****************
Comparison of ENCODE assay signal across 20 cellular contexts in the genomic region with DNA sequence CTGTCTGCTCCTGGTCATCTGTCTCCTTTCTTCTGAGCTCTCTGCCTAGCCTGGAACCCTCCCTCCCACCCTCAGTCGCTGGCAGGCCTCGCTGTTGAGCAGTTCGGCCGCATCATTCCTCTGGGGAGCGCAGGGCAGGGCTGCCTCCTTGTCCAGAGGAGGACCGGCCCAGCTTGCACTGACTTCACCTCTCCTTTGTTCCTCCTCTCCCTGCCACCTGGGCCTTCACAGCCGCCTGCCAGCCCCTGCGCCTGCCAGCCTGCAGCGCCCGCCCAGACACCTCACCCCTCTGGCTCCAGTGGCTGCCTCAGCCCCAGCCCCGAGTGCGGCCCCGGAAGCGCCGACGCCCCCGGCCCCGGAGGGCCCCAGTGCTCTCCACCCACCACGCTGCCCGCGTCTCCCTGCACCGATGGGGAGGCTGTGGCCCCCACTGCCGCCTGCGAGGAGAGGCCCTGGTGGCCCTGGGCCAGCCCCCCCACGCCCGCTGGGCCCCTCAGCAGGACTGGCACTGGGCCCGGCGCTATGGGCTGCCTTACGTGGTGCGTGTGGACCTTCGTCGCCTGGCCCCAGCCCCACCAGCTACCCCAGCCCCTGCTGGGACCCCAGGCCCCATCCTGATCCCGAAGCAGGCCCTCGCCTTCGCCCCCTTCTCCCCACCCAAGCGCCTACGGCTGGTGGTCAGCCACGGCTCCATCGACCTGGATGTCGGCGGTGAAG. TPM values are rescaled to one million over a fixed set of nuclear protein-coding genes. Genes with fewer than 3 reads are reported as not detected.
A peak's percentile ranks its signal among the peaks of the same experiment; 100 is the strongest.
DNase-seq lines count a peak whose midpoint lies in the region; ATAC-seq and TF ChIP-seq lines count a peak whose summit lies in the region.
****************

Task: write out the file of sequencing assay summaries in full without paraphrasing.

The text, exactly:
Comparison of ENCODE assay signal across 20 cellular contexts in the genomic region with DNA sequence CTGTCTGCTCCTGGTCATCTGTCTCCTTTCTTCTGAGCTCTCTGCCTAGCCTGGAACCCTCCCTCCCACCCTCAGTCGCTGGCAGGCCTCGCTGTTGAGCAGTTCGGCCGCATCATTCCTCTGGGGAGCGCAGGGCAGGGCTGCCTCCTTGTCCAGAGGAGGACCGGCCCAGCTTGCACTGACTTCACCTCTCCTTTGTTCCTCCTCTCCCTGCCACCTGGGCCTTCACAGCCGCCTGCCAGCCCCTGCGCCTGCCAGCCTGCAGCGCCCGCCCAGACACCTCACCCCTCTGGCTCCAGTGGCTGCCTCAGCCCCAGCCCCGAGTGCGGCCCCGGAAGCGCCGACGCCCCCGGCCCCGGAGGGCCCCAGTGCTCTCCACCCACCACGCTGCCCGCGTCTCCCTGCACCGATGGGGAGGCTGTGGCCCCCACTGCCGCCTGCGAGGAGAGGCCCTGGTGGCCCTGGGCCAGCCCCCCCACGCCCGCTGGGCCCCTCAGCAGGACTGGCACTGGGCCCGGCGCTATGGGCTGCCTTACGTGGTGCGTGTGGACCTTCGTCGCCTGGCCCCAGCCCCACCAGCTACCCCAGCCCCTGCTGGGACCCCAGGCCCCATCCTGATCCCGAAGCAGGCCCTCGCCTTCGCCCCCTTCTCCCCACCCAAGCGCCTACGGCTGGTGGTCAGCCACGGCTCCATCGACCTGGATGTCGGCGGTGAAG. TPM values are rescaled to one million over a fixed set of nuclear protein-coding genes. Genes with fewer than 3 reads are reported as not detected.
A peak's percentile ranks its signal among the peaks of the same experiment; 100 is the strongest.
DNase-seq lines count a peak whose midpoint lies in the region; ATAC-seq and TF ChIP-seq lines count a peak whose summit lies in the region.